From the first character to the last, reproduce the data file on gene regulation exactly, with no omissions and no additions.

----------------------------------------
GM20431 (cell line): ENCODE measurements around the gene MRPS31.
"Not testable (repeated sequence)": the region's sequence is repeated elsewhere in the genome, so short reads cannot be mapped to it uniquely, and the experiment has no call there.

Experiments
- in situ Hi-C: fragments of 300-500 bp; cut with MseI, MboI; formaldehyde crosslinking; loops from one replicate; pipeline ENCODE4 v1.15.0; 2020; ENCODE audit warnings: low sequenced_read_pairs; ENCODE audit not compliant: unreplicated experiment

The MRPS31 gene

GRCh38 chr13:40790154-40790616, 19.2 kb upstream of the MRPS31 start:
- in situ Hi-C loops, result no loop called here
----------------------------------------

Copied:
GM20431 (cell line): ENCODE measurements around the gene MRPS31.
"Not testable (repeated sequence)": the region's sequence is repeated elsewhere in the genome, so short reads cannot be mapped to it uniquely, and the experiment has no call there.

Experiments
- in situ Hi-C: fragments of 300-500 bp; cut with MseI, MboI; formaldehyde crosslinking; loops from one replicate; pipeline ENCODE4 v1.15.0; 2020; ENCODE audit warnings: low sequenced_read_pairs; ENCODE audit not compliant: unreplicated experiment

The MRPS31 gene

GRCh38 chr13:40790154-40790616, 19.2 kb upstream of the MRPS31 start:
- in situ Hi-C loops, result no loop called here